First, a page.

SACRAMENTO, Calif. (KTXL) — The American Medical Association, the American College of Physicians and the National Alliance on Mental Health, have already done it: declaring racism, the issue that filled streets nationwide since the spring, a public health issue.
On Tuesday, with a vote by the Board of Supervisors, Sacramento County did the same.
So now what?
The county had its own recent controversy when Sacramento County Executive Navdeep Gill was placed on administrative leave for “an active personnel investigation” after being accused of allegedly screaming at Black, female employees, among other instances of harassment.
Sacramento County Public Health Officer Dr. Olivia Kasirye helped bring forward some of the allegations against Gill. She said the county analyzed racism like another public health crisis.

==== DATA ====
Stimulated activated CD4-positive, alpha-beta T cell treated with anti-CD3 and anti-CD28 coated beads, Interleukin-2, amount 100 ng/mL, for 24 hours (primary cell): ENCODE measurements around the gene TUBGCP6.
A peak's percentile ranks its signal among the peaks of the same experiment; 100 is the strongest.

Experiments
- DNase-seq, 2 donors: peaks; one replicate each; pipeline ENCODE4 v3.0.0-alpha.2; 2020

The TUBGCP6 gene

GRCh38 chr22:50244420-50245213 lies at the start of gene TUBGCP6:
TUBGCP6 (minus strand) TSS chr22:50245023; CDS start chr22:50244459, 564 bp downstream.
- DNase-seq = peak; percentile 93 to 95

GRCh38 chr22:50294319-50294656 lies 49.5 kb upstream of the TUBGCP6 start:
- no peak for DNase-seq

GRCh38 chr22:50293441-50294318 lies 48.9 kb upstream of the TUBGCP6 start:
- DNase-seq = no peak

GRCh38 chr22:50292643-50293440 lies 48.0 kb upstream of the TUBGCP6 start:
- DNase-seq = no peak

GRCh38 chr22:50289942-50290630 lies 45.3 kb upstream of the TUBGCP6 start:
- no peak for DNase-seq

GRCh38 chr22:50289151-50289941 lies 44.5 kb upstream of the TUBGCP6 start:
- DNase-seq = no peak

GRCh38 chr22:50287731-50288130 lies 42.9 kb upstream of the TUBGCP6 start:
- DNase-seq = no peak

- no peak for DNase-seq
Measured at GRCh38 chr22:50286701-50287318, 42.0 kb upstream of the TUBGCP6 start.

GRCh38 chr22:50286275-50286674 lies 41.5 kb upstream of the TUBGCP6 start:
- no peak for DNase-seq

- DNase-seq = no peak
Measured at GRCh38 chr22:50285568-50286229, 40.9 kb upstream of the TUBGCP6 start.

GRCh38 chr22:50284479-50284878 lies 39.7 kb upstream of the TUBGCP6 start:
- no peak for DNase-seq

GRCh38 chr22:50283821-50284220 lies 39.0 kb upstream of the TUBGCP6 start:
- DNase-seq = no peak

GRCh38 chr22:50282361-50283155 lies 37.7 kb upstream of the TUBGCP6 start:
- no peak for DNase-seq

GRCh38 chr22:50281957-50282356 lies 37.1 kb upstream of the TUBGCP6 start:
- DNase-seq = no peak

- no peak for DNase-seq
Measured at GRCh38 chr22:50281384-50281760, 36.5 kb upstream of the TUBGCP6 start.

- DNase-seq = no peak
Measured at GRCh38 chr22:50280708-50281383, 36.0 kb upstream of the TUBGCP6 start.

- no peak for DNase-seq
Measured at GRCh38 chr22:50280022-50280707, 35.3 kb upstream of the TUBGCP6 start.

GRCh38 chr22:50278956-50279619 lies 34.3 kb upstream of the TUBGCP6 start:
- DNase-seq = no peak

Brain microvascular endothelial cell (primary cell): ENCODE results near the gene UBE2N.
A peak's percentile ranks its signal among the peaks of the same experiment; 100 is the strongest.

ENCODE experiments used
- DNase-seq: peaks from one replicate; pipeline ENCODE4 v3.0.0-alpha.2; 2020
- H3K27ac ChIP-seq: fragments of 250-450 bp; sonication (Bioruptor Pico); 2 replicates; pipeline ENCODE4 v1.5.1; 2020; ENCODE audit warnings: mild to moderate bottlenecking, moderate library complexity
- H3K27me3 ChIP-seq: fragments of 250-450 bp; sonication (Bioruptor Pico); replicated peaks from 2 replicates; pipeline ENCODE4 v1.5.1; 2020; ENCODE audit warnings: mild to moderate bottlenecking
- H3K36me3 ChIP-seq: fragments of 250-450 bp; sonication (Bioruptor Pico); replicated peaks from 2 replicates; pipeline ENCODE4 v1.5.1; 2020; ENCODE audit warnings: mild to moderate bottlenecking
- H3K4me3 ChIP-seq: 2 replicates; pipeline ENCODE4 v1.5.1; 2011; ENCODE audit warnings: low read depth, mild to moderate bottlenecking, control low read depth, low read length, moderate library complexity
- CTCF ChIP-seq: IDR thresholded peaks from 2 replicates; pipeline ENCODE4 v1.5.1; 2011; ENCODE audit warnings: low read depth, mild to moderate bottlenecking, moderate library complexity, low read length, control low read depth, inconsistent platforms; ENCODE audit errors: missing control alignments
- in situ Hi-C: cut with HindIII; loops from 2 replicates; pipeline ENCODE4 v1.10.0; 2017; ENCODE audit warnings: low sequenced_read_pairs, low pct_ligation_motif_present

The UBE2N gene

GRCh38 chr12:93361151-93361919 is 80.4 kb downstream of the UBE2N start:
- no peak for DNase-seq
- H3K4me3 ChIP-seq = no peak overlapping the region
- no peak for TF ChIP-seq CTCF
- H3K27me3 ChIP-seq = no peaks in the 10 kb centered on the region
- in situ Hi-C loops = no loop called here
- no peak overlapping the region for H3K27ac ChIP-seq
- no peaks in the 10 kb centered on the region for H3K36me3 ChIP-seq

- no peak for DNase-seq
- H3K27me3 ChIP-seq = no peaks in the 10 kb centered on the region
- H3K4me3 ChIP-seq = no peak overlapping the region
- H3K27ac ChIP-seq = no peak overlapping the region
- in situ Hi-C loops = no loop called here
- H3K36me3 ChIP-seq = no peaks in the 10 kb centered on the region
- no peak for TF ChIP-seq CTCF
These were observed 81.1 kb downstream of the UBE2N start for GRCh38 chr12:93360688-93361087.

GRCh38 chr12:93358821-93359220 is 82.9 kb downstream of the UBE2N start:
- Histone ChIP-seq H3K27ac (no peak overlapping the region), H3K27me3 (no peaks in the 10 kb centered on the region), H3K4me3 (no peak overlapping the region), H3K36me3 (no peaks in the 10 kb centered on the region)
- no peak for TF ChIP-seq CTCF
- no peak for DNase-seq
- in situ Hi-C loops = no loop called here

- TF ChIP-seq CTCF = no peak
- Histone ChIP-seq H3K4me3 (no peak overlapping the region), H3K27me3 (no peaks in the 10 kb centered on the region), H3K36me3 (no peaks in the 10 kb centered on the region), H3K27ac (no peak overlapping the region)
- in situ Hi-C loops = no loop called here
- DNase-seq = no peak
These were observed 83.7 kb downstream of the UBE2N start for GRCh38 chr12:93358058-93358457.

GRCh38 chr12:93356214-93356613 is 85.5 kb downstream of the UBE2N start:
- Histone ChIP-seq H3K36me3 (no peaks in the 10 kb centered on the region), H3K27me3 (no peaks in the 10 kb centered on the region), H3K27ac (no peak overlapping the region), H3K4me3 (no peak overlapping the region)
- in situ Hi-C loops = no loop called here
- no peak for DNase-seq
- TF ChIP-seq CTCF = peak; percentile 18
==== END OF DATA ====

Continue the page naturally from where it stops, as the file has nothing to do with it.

“When we are looking at any public health problem, there are usually three pillars we use in addressing it,” Kasirye explained, such as defining the problem, looking at the data and impact, and intervening and providing assistance.
“Public Health already has a team that has been working on this, so we appreciate that the Board of Supervisors is basically also agreeing with the direction in which we are going,” Kasirye continued. “We are looking forward to being able to work with them in finding out how we can work together to address some of this, to start off again with the education, and to identify sources of funding.”
Psychologist and professor Dr. Kristee Haggins has also been teaming up with counties for years to address the issue of racism impacting communities.
She previously spoke with FOX40 about the experience of racism giving Black people PTSD, and her reaction to the news is, “it’s right on time.”
“We’ve known for a long time the impact of racism on folks and what that can mean,” Haggins added. “To have this now be an official kind of a commitment from our particular city and council is really important, and I’m hopeful on what some of the outcomes might be.”
One study completed in May found that 90% of Black adults and youth as young as 8 years old experience one annual experience of racism and up to five per day.
“The impact is extreme,” Haggins said.